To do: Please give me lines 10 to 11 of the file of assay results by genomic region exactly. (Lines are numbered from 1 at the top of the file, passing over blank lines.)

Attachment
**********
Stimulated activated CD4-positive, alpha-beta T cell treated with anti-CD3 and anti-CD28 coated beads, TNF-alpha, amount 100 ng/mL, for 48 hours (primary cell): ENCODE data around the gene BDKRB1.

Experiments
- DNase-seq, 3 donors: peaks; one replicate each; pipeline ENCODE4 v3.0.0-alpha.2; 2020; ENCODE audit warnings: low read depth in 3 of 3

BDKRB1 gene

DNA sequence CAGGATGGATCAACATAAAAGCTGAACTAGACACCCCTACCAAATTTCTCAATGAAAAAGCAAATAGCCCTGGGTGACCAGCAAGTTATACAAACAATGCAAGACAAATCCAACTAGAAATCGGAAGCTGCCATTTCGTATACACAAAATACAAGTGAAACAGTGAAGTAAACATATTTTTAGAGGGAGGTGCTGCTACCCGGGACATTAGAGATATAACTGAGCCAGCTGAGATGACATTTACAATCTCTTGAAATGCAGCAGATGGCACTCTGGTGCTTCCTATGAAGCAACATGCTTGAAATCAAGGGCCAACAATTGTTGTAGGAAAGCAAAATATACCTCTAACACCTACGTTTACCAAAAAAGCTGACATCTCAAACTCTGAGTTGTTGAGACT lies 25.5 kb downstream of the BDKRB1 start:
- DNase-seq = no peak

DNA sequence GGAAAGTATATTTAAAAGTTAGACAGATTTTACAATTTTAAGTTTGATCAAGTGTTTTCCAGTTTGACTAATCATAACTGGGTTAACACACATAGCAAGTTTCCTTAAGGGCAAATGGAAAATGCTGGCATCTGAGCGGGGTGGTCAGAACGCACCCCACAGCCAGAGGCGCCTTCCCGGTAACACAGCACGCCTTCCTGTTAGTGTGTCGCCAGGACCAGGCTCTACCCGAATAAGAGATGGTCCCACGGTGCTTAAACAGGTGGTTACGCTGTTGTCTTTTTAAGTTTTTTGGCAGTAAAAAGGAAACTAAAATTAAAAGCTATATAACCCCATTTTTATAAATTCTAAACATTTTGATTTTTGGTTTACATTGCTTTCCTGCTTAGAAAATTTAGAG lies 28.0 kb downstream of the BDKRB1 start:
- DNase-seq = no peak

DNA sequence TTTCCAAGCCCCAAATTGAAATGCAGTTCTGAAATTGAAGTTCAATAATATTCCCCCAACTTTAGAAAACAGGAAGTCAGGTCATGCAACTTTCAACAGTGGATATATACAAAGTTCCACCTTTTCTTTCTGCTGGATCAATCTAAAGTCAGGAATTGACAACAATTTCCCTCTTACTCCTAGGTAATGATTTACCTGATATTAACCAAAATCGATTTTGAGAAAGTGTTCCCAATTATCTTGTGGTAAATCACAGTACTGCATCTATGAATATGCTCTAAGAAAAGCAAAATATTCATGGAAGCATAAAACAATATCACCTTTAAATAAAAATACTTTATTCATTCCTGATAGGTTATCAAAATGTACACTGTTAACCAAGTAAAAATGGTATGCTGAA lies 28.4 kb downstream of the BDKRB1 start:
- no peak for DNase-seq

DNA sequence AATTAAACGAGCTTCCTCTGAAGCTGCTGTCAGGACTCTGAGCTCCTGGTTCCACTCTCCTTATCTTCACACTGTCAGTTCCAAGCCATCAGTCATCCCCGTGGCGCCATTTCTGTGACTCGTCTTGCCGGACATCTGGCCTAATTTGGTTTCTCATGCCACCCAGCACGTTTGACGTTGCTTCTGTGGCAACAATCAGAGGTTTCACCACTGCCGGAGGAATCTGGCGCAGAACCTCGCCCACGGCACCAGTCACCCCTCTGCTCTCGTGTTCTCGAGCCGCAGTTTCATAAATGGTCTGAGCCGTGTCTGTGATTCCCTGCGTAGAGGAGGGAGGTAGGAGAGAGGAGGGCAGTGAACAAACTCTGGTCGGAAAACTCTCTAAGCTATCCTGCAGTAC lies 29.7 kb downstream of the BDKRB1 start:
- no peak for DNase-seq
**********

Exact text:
- no peak for DNase-seq

DNA sequence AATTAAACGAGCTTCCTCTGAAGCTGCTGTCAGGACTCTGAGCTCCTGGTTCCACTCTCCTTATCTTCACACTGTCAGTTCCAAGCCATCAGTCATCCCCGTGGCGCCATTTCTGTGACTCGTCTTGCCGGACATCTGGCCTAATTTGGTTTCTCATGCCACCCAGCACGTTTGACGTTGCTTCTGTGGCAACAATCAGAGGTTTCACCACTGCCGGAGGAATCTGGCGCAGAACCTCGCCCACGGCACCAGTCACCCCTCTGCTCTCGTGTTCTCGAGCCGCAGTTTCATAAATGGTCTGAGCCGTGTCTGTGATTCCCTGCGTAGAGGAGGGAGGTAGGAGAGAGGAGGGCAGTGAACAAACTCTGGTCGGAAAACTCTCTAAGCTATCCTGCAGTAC lies 29.7 kb downstream of the BDKRB1 start: